It was an effort that confirmed Nicholls’s assertion that the son of Dom Alco is essentially a stayer. The extra 2f at Cheltenham will be right up his street and notwithstanding last season’s fall, he is a wonderfully efficient jumper.
Of those lower down the market, I would not rule out another Nicholls inmate, ROCKY CREEK, outrunning his current odds of around 33/1. I can’t remember such a technically flawless performance in a Hennessy Gold Cup go unrewarded with victory as his last November when runner-up to TRIOLO D’ALENE. Like Silviniaco, the eight-year-old boasts bucketloads of stamina, but the Newbury run suggests he is beginning to ally class as he matures. Incidentally, it would be no surprise either if the winner was re-routed to the Gold Cup from his original target, the Grand National.
Keen to regain his champion-trainer crown, Nicholls holds a strong Festival hand wherever you look. I will eat my hat if WONDERFUL CHARM does not win the JEWSON NOVICES’ CHASE, while CALIPTO and VICENZE MIO give the master of Ditcheat two bites of the cherry in the TRIUMPH HURDLE. The former won the hottest juvenile hurdle seen so far this season, while the latter has any amount of scope for improvement.
Nicholls is also double-handed in the ARKLE CHASE with crack novices HINTERLAND and DODGING BULLETS, while SUPREME NOVICES’ HURDLE fancy IRVING can only get better on better ground and BLACK THUNDER is shaping up into a very viable candidate for the RSA CHASE.
Mind you, the competition is fierce in the Supreme, the Arkle and the RSA -- thanks mainly to the powerhouse Irish yard of Mullins. My information is that the pick of his novice hurdlers is VAUTOUR, who remains attractively priced at around 20s, while I’m sure you can forget Arkle hope FELIX YONGER’S surprise setback over Christmas. He remains Mullins’s best novice chaser -- alongside BALLYCASEY, who looks more likely to go up in trip and take all the beating in the RSA.
Mullins became the first Irish handler since 1996 to take the top trainer award at the 2013 Festival -- and more glory looks guaranteed when you consider the chances of the likes of BOSTON BOB. The lightly-raced, well-regarded nine-year-old was second in the 2012 Albert Bartlett as a novice hurdler and probably would have won last season’s RSA but for crashing at the last. Maybe this term it will be third time lucky in the World Hurdle, which is where he appears to be heading after a sparkling return to action at Punchestown on New Year’s Eve.
Of course, the saddest sight of all the racing action over the Christmas and New Year period was the ill-fated return to the course of the great SPRINTER SACRE. All the signs are that he is now back on track for the Queen Mother Champion Chase, but his fibrillating heart has cast a shadow of doubt over his invincibility.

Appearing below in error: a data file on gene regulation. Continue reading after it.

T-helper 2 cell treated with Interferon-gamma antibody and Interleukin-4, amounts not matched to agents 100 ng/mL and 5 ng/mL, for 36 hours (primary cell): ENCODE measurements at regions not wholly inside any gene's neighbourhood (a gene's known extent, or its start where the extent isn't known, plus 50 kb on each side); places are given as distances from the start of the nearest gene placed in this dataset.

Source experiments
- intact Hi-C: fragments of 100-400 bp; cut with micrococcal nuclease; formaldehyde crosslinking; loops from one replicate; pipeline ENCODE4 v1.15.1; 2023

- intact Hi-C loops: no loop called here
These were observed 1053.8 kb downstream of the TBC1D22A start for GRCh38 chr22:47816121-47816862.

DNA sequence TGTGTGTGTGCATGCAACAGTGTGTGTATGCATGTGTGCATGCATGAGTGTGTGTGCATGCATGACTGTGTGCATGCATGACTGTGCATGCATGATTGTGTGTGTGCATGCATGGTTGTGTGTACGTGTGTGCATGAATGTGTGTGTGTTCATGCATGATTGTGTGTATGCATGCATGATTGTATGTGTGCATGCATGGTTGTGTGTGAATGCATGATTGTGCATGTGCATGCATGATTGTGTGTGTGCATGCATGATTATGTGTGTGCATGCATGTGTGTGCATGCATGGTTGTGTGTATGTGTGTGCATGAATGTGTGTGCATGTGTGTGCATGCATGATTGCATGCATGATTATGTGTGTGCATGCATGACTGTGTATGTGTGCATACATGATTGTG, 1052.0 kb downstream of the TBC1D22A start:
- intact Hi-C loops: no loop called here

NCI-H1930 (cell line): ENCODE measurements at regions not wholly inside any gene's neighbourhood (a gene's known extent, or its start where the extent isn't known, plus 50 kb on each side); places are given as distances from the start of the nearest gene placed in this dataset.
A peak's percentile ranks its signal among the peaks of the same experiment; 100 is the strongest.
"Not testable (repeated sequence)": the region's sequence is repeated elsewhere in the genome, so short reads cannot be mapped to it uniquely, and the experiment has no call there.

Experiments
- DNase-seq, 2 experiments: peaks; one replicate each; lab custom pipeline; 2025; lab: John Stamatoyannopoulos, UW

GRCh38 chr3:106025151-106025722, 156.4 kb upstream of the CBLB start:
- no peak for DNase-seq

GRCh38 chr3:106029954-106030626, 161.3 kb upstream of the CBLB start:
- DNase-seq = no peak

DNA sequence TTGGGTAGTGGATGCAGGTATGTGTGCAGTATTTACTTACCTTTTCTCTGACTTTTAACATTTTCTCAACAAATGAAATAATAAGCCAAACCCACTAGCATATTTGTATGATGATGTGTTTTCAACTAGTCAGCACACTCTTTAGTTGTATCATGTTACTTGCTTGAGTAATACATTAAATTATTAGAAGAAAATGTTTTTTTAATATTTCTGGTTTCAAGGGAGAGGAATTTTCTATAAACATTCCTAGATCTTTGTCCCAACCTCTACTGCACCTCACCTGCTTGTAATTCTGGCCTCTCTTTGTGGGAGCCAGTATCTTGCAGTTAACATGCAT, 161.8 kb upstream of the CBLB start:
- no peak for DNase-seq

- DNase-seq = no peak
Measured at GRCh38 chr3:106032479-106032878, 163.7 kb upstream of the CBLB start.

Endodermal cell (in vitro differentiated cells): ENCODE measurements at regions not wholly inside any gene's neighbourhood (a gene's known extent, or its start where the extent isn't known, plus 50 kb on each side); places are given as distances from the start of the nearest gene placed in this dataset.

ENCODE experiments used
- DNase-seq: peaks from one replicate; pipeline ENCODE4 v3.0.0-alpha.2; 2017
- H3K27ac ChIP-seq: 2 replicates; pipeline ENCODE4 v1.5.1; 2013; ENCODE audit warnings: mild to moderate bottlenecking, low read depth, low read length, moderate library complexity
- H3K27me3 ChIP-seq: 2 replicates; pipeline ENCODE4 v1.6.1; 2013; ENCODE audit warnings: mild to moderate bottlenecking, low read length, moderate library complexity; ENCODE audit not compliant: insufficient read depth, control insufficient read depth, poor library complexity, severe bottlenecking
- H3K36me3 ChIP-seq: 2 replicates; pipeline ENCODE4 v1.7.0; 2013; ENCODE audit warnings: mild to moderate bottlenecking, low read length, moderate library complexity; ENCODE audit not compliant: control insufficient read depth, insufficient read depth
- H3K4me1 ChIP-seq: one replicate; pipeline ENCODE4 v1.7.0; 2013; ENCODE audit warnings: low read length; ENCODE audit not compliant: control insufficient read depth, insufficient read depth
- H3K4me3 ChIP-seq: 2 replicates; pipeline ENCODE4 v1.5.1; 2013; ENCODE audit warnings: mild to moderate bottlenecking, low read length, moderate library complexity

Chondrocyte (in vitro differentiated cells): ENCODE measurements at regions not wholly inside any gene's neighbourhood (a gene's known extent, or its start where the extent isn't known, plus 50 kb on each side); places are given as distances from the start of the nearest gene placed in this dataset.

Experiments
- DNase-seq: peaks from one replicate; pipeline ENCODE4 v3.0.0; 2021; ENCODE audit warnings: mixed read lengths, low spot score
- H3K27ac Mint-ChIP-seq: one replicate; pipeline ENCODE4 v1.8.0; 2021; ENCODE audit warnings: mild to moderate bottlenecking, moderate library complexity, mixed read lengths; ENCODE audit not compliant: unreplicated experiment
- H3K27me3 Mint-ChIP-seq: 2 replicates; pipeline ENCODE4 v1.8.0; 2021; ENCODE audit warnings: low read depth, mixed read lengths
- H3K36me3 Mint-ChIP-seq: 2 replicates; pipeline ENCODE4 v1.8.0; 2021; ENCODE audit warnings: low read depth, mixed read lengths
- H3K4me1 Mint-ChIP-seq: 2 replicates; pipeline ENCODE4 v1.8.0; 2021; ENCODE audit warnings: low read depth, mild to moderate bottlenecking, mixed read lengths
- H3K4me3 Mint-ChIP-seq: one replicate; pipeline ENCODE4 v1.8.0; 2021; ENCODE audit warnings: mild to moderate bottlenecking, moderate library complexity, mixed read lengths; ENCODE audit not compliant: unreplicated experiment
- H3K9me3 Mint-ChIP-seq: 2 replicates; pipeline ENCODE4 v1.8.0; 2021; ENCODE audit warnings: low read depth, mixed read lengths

Although he needed more intensive treatment, it took the mighty DENMAN more than a year to rediscover his best after suffering from a similar condition, so it is worth hunting for value in the Champion Chase market. Ironically, it is provided by Sprinter Sacre’s stablemate CAPTAIN CONAN, something of a forgotten horse despite a perfectly respectable seasonal re-appearance in the Tingle Creek at Sandown.
Keep an eye too on MARITO, another potential star from the Mullins camp. The trainer has passed up an attractive handicap mark with this classy eight-year-old, who ran well in the Jewson at the Festival last year and could emerge as a dark horse for either the Champion or the RYANAIR CHASE.
That 2013 Jewson was won by another Irish raider, BENEFFICIENT, who is on course to complete a notable double in the Ryanair this time round. Rarely wlll you see the Cheltenham fences attacked with such vigour.
Other possible Festival-bound horses to monitor at this stage include David Pipe’s young hurdler DELL ARCA, who was unluckily brought down in the Ladbroke after winning the Greatwood on his UK debut at Cheltenham. He would be dangerous to all and sundry if switched to novice events.
Pipe also houses the worthy favourite for the ALBERT BARTLETT NOVICES’ HURDLE in KINGS PALACE. I have been a fan of this horse from the day he bolted up on his Bumper bow last term. Since tackling timber, his form has been franked everywhere you care to look. Ironically, his chief threat at the Festival could be Nicky Henderson’s Grade One Challow Hurdle winner CAPTAIN CUTTER, who touched him off in a Bumper at Ascot in December 2012.
Finally, it’s back to Mullins and a couple of talented animals who just might slide under the Festival radar. One is novice chaser THE PAPARRAZI KID, whose defeat of Felix Yonger at Limerick on Boxing Day should not be under-estimated. The other is novice hurdler URANO, who finally got his act together earlier this week when stepped up in trip.